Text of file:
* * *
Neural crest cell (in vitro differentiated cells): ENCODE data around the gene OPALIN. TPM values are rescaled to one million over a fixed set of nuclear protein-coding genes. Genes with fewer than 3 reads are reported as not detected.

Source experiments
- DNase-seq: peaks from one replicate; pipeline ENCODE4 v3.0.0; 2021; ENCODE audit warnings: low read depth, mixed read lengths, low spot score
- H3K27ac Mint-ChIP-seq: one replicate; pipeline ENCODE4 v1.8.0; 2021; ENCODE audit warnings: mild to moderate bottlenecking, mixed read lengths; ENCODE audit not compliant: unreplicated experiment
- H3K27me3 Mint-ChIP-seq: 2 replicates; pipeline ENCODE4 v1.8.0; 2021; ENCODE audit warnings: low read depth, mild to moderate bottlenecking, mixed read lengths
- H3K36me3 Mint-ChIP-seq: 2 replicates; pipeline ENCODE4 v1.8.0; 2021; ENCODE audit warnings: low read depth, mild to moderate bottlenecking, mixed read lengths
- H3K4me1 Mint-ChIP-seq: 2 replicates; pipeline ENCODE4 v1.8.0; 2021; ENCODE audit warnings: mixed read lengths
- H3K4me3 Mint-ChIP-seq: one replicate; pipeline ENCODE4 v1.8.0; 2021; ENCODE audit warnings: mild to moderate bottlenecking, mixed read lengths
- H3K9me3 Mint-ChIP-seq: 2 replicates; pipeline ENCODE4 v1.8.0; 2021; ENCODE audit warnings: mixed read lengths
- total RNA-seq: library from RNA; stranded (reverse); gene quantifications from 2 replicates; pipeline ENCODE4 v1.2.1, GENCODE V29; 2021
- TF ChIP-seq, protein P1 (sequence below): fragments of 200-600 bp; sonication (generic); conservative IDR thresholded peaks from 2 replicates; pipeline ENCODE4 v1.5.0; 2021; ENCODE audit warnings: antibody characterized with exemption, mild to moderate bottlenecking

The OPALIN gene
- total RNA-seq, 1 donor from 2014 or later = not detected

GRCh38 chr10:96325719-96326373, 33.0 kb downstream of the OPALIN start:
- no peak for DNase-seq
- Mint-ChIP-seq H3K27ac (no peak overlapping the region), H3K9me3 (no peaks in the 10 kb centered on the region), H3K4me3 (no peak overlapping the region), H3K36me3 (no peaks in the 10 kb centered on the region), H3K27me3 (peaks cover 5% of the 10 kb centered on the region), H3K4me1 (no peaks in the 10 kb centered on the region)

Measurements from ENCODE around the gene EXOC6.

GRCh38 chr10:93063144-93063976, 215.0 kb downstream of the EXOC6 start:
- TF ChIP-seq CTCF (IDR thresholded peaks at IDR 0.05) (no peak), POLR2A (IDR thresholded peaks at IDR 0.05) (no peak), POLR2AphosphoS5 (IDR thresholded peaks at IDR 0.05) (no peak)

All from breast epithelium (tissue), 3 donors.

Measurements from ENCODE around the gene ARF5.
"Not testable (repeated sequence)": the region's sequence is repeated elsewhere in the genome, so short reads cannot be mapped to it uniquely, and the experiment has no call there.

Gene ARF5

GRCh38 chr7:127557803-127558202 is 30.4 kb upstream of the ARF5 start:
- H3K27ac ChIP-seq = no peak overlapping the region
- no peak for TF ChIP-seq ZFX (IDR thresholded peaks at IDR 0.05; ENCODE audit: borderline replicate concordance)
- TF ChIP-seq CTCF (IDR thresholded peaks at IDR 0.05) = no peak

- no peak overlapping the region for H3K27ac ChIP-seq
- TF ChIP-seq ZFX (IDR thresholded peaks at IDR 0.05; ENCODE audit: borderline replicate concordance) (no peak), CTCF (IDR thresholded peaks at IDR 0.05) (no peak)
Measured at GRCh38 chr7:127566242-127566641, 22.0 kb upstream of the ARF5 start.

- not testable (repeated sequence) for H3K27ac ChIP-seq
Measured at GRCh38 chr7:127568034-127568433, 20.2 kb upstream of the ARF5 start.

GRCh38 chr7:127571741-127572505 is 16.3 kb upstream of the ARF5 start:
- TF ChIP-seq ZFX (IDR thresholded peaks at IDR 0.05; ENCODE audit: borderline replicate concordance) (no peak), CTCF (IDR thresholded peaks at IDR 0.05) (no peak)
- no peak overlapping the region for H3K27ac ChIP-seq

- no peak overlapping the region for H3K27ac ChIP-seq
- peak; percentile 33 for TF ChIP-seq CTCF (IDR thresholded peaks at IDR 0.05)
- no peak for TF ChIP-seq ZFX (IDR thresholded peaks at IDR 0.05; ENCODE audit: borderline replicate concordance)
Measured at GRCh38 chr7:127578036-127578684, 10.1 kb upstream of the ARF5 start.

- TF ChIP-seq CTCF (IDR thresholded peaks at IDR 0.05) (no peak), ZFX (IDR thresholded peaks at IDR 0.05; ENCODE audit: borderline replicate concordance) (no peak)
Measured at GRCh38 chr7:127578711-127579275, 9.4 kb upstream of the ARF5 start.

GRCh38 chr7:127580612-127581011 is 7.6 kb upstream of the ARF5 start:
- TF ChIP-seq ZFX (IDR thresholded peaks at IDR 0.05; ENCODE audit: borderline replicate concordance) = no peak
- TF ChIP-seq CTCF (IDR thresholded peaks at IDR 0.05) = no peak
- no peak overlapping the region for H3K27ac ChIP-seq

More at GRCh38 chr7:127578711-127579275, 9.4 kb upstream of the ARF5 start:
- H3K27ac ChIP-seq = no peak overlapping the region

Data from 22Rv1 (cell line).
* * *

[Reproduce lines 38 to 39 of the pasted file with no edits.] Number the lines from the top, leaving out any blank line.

- no peak for TF ChIP-seq ZFX (IDR thresholded peaks at IDR 0.05; ENCODE audit: borderline replicate concordance)
Measured at GRCh38 chr7:127578036-127578684, 10.1 kb upstream of the ARF5 start.